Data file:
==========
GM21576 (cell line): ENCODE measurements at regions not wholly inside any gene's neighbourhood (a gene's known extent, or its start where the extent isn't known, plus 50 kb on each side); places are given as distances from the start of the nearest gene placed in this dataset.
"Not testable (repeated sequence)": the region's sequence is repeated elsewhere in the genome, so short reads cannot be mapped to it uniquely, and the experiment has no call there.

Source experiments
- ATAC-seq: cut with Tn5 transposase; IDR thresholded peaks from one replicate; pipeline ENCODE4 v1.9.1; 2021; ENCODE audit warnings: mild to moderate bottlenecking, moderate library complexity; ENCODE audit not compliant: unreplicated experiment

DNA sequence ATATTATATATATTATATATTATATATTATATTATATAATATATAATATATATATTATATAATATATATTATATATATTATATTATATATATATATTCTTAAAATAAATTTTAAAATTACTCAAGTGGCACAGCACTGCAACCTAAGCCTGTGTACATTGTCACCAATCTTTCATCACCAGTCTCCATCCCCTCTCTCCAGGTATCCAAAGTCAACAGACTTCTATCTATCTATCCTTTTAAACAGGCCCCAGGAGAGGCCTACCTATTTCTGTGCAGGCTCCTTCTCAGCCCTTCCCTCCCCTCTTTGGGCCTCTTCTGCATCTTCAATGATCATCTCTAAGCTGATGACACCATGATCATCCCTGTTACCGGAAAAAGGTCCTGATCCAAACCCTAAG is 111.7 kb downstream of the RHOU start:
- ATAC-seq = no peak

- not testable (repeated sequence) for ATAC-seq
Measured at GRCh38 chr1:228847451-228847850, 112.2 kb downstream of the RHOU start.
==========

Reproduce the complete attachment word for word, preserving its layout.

GM21576 (cell line): ENCODE measurements at regions not wholly inside any gene's neighbourhood (a gene's known extent, or its start where the extent isn't known, plus 50 kb on each side); places are given as distances from the start of the nearest gene placed in this dataset.
"Not testable (repeated sequence)": the region's sequence is repeated elsewhere in the genome, so short reads cannot be mapped to it uniquely, and the experiment has no call there.

Source experiments
- ATAC-seq: cut with Tn5 transposase; IDR thresholded peaks from one replicate; pipeline ENCODE4 v1.9.1; 2021; ENCODE audit warnings: mild to moderate bottlenecking, moderate library complexity; ENCODE audit not compliant: unreplicated experiment

DNA sequence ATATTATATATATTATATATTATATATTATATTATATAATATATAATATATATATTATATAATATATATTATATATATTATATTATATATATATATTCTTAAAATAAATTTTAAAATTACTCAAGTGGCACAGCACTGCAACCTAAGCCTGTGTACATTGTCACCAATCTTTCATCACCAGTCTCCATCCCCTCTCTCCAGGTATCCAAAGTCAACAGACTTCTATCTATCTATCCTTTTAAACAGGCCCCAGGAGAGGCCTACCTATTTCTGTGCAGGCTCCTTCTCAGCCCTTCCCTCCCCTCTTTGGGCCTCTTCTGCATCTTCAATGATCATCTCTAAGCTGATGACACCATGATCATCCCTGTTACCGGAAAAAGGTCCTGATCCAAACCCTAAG is 111.7 kb downstream of the RHOU start:
- ATAC-seq = no peak

- not testable (repeated sequence) for ATAC-seq
Measured at GRCh38 chr1:228847451-228847850, 112.2 kb downstream of the RHOU start.